This whole week I'm going to do a Halloween lesson. I'm going to pit the students against each other for the love of candy. I know it's a bit devious, but in this society it's an effective teaching method and dolefully encouraged.
I am going to read the students a dialogue about Halloween and ask them questions. If they get it right then I'll give them candy. For the 3/4 it'll be easy, but for the 5/6 a little more difficult. I have two dialogues. One about the Day of the Dead and Halloween. This is one possible Halloween dialogue.
This is from http://www.apples4theteacher.com/holidays/halloween/#abouthalloween
Halloween is celebrated on October 31st. It takes place the day before All Saints' Day. In the 700's, the Roman Catholic Church named November 1 as All Saints' Day. The old pagan customs and the Christian feast day were combined into the Halloween celebration.
Many superstitions and symbols are associated with Halloween. Some of these symbols are jack-o'-lanterns, black cats, witches, ghosts, spirits, goblins, fairies and elves. The custom of decorating with leaves, pumpkins, and cornstalks comes from the Druids - an order of priests in ancient
Halloween is usually celebrated by both adults and kids. Some families celebrate by having costume parties and playing special games like bobbing for apples and telling ghost stories. Sometimes children go "trick or treating" - knocking on doors in their trusted neighborhoods collecting candy. Other times they may attend a community party instead. Parents should use common sense when supervising their child's Halloween activities.
In earlier years, Halloween was a time for playing harmless pranks. However, in more recent times, Halloween pranks have sometimes gotten out of hand - causing damage and injury to others.
Schools usually prefer to celebrate Halloween by having children dress as storybook characters. In this way, children are still allowed to "dress up, " and the holiday becomes both fun and educational.Day of the Dead (from wikipedia)
Beliefs and customs
Plans for the festival are made throughout the year, including gathering the items that will be offered to the dead. During the period of October 31 and November 2 families clean and decorate the graves. Families build ofrendas altars in their homes, and also attend mass held on the evening of November 2 in the cemeteries where their loved ones are buried. Families have decorated the gravesites with offerings to please the dead and to entice their spirit to remain in the cemetary when the festivities have ended.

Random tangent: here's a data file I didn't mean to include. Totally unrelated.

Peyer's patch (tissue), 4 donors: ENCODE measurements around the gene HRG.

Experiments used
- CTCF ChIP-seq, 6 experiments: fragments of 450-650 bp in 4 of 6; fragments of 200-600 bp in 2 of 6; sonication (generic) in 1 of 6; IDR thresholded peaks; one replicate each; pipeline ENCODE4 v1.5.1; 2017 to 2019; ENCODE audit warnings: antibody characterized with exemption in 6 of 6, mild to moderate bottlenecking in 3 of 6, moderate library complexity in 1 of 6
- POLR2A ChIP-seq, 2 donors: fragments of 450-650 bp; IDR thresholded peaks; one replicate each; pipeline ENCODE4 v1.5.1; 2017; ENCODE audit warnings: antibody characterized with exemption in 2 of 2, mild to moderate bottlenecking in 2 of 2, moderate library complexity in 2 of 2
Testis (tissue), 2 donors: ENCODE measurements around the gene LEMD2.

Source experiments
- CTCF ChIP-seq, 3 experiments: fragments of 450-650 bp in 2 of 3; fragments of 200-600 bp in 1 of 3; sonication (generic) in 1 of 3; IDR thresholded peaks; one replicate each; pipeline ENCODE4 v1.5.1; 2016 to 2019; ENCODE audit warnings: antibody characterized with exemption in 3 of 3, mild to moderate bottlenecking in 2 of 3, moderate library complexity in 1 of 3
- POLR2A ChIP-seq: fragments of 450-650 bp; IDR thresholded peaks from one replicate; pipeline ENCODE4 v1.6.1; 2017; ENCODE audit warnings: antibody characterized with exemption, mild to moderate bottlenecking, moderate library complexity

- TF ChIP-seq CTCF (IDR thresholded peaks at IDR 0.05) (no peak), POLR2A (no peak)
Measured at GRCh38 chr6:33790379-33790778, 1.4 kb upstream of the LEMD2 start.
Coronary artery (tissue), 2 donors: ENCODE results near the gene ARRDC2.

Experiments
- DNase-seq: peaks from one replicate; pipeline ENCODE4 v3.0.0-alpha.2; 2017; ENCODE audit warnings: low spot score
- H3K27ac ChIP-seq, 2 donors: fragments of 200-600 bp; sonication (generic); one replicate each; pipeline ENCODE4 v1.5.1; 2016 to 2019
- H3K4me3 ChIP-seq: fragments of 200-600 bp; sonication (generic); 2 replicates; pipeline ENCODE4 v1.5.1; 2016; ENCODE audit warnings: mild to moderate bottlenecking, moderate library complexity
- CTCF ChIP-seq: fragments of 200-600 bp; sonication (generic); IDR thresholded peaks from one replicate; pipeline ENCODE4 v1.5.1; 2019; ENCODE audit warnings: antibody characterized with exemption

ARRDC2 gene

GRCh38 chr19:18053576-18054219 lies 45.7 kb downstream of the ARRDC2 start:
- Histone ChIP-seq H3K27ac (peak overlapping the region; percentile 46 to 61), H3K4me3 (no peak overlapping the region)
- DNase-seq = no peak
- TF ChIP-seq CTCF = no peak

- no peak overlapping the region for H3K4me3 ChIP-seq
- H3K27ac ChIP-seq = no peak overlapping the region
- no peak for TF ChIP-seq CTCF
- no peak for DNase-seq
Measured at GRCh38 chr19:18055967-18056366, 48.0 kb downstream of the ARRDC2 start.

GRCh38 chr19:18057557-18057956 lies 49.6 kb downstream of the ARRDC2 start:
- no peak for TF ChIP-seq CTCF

Items that can be found on ofrendas include wreaths of marigolds, called cempasúchil by the Aztec, The Flower of the Dead and is thought to attract the souls of the dead with is pungent scent. Toys are placed on the ofrendas for the spirits of the dead children (los angelitos, or little angels) and items such as liquor, tequila, mezcal, pulque, atole or even soda are left for adults. Ofrendas in homes are littered with the favorite foods, beverages and even favorite cigarettes that the deceased enjoyed in life. Some people believe the spirits of the deceased eat the spirit of the food, so after the festivity, they eat the food from the ofrendas, but think it lacks nutritional value. Most offendas will have incese, food, water, salt, candles, flowers, sugar calaveras, paper, and a straw mat, which honor the deceased. In some parts of Mexico, like Mixquic, people spend all night beside the graves of their relatives.
Those gifted, like to write literary "calaveras" -- short poems mocking [[epitaphs or obituaries] of friends. Newspapers dedicate calaveras to public figures, with cartoons of skeletons. One of the most famous cartoonists is Jose Posada, who lived during the 1920s to 1950s. Theatrical presentations of "Don Juan Tenorio" by José Zorrilla (1817-1893) are also traditional on this day.
A common symbol of the holiday is the skull or calavera. The celebrants are represented in masks called calacas. Sugar skulls, or calaveras, are inscribed with the names of the deceased on the forehead. They are often eaten by a relative or friend of the deceased. Other special foods for El Día de los Muertos includes Pan de Muertos (bread of the dead), a sweet egg bread made usually in a plain round shape adorned with four "bones" made of the same kind of bread. The Pan de Muertos is also made in many shapes, including skulls and rabbits.
I also have handouts I want to use.